Although I’m always tempted to park my family at the beach or a resort, we’ve made some of our most fun vacation memories in a big city. Especially if your kids don’t spend most of their time in a major metropolitan area, visiting a city has a lot of benefits that you don’t enjoy every day and that you can’t find at a typical resort.
One of our favorite big cities to visit is Philadelphia. It has the obvious benefits of having a plethora of historical places to visit and experience, but it also has some of the best big-city features like the ability to walk everywhere (no need to rent a car or pay for gas!) and a wide array of ethnically authentic restaurants.
I spend enough time in the car during our non-vacation time, so it is especially nice to not have to worry about car seats, parking and navigating a new city while I’m on vacation. Philadelphia is a city where once you’re there you don’t really need or want to deal with a car, so make the use of the train from the airport (or the Amtrak from the surrounding areas), bring some comfortable shoes, and be ready to explore by foot.
In addition to great exercise, walking around a new area give us the opportunity to look at a map and plan out each day as a family. Even young children know that maps help us understand where to go –- thanks to Dora the Explorer. We like having a master plan for what we’d like to see and accomplish during the day, but walking gives us the added advantage of being flexible to explore things along the way. We’ve noticed that when we drive we’re all about getting there, parking, and getting to the next place, but when we walk we’re a little better about looking around and "smelling the roses."
There are so many cool things to do in a small area you can easily hit Independence Hall, Penn’s Landing and St. Peter’s Church in a day.
After a few days of walking you may want to give your feet a little break. My kids love riding the bus, train, and trolley — pretty much anything that moves! They are fascinated by different types of transportation that we don’t normally use. Taking public transportation is easy, inexpensive and memorable for them. My daughter still talks more about the bus we rode to the baseball game than the actual game itself. Philadelphia, like a lot of cities, also utilizes the WWII-era "Ducks" for tours, which are fun for kids and adults and are a nice way to give your (webbed) feet a rest!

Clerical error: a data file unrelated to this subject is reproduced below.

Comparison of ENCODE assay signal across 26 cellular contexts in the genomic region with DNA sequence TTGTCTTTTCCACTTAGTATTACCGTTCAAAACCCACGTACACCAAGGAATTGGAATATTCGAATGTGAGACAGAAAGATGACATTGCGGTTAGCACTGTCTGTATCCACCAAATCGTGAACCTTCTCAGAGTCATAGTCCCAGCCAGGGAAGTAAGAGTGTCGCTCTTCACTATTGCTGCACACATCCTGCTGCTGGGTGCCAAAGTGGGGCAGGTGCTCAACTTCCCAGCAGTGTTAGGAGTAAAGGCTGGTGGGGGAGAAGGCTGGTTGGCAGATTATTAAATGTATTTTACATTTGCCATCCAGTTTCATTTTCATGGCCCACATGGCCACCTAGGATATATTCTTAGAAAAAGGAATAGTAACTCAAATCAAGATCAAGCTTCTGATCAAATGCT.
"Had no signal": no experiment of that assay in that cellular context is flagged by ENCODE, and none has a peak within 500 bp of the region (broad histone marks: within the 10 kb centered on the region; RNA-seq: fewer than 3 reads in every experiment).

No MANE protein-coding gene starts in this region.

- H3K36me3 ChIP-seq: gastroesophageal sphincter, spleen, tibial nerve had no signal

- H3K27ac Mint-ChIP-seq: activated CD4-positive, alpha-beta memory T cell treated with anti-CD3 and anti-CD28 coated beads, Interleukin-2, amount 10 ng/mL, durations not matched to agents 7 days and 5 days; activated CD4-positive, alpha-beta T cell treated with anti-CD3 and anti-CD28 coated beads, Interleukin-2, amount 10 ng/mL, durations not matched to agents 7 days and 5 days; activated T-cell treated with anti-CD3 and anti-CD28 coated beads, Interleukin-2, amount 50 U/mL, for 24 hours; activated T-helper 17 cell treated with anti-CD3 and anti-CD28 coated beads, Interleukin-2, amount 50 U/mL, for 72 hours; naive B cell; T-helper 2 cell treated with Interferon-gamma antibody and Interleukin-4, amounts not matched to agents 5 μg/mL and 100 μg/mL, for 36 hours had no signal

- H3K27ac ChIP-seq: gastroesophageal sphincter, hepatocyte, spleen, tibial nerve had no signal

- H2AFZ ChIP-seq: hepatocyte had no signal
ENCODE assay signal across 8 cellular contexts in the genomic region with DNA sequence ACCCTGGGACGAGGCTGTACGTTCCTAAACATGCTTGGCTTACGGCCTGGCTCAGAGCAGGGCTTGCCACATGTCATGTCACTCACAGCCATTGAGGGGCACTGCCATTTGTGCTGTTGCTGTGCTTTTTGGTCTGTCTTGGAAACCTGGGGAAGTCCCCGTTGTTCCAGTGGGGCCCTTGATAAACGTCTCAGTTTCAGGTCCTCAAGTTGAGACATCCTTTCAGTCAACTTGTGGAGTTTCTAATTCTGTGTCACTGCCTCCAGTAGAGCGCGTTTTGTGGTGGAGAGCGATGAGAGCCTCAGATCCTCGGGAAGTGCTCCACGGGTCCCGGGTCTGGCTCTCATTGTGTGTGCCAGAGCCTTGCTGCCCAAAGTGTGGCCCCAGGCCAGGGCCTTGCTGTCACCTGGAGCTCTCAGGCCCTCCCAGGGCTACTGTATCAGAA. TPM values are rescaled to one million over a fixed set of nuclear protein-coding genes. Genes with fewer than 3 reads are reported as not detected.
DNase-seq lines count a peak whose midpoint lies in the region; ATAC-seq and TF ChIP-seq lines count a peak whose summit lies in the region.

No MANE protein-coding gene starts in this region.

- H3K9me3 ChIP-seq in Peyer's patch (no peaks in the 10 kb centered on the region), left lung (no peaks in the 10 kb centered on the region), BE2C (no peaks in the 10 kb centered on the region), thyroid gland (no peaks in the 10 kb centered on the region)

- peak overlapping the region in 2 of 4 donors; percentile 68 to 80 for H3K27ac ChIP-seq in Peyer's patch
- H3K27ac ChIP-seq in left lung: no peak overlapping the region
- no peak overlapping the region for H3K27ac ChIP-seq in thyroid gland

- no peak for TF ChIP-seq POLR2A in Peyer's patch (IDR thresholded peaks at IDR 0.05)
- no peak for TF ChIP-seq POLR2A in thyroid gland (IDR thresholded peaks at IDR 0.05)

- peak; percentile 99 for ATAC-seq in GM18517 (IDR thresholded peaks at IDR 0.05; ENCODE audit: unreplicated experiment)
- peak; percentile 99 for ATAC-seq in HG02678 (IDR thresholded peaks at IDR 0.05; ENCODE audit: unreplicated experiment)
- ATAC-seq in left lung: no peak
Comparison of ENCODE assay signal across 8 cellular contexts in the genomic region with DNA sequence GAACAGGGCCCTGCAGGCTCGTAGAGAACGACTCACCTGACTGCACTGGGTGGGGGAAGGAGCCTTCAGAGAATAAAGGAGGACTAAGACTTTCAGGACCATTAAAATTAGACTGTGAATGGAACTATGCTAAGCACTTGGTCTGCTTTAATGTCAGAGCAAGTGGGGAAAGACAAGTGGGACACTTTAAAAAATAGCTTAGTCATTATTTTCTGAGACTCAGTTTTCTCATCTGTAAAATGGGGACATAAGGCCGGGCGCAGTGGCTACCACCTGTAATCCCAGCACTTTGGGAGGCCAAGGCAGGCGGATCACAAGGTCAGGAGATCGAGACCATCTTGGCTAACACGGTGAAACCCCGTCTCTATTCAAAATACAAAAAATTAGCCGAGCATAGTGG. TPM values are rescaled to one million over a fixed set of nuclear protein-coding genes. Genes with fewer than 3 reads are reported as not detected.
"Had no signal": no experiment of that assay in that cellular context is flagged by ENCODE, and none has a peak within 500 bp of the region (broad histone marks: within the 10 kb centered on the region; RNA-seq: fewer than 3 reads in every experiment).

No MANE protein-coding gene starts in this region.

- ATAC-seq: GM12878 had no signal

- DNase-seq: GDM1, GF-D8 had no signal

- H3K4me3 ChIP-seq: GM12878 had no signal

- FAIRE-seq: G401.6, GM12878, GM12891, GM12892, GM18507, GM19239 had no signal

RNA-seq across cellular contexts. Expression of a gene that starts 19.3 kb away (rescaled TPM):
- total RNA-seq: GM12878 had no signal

Link to A&S for duck tours?
Although Philadelphia is known for cheesesteaks (and also maybe hoagies and pizza), make sure you make time to sample some of the more interesting culinary fare. Although my husband and I love to take advantage of Philadelphia’s authentic Italian, Vietnamese and South American cuisine, my daughter has somehow not yet acquired my taste buds. Even though she’s picky, we can usually find a few simpler dishes with just chicken, noodles, plain rice, at most places we’ve visited. Usually if we’ve asked nicely and have two adults paying for entrees we’ve been able to get a side of some more kid-friendly options.
Regardless of whether you’re walking or riding or eating cheesesteak (mine are wiz with onions) or homemade gnocchi, make sure your whole family enjoys your "Big City" Philly experience.
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Emily Beerhalter enjoys spending time with her husband and children, but also takes part in the occasional
"Mom’s Night Out" in her ongoing attempt to balance work, family and